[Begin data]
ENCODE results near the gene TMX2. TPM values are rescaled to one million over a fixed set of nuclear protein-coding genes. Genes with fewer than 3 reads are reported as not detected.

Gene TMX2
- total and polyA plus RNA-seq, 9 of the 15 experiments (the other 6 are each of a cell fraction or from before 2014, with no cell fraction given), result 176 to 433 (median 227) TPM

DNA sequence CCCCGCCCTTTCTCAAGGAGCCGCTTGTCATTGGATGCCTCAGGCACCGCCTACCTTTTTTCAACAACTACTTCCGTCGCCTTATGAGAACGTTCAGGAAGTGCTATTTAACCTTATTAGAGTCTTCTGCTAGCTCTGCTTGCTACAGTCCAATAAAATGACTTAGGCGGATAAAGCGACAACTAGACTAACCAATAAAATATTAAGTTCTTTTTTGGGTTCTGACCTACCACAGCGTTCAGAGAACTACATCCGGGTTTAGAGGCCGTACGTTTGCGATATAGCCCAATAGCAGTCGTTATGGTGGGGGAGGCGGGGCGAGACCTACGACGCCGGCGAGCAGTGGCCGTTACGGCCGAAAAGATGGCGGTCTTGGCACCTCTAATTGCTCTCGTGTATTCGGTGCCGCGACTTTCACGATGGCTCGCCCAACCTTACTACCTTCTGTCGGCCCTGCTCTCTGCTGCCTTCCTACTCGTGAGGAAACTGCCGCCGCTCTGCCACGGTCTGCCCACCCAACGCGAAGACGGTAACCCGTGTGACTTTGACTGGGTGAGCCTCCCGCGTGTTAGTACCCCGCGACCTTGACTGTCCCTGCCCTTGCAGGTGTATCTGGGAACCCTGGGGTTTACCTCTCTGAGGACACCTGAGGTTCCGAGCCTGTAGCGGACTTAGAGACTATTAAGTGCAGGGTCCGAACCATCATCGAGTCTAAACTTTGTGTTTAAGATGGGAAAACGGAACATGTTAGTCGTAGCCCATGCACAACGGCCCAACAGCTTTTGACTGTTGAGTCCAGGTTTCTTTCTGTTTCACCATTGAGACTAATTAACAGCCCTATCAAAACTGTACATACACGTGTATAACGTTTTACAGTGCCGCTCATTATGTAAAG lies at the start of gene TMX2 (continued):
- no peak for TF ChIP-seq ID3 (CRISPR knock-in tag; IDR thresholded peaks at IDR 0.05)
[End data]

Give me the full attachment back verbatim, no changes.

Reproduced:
ENCODE results near the gene TMX2. TPM values are rescaled to one million over a fixed set of nuclear protein-coding genes. Genes with fewer than 3 reads are reported as not detected.

Gene TMX2
- total and polyA plus RNA-seq, 9 of the 15 experiments (the other 6 are each of a cell fraction or from before 2014, with no cell fraction given), result 176 to 433 (median 227) TPM

DNA sequence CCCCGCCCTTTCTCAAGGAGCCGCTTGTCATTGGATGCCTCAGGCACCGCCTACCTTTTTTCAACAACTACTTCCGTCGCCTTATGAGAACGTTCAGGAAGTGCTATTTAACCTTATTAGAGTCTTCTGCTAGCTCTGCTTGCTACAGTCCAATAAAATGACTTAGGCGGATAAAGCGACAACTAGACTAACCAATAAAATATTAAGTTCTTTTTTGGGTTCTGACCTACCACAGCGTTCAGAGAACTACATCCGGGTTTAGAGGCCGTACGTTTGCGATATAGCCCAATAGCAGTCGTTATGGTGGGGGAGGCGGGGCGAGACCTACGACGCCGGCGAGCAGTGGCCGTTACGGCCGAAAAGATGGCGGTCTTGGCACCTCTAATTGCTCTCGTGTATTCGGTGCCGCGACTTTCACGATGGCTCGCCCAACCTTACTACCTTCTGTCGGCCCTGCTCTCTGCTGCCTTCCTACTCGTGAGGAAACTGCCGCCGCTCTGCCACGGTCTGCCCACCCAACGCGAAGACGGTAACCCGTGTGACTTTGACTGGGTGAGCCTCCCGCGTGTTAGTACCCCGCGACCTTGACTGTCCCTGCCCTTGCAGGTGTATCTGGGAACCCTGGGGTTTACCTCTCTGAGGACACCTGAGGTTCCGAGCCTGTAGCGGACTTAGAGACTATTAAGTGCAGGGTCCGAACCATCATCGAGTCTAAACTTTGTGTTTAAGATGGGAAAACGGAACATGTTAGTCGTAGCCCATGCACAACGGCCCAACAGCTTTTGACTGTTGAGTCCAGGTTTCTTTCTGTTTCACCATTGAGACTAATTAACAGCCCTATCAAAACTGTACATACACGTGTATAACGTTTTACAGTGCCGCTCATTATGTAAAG lies at the start of gene TMX2 (continued):
- no peak for TF ChIP-seq ID3 (CRISPR knock-in tag; IDR thresholded peaks at IDR 0.05)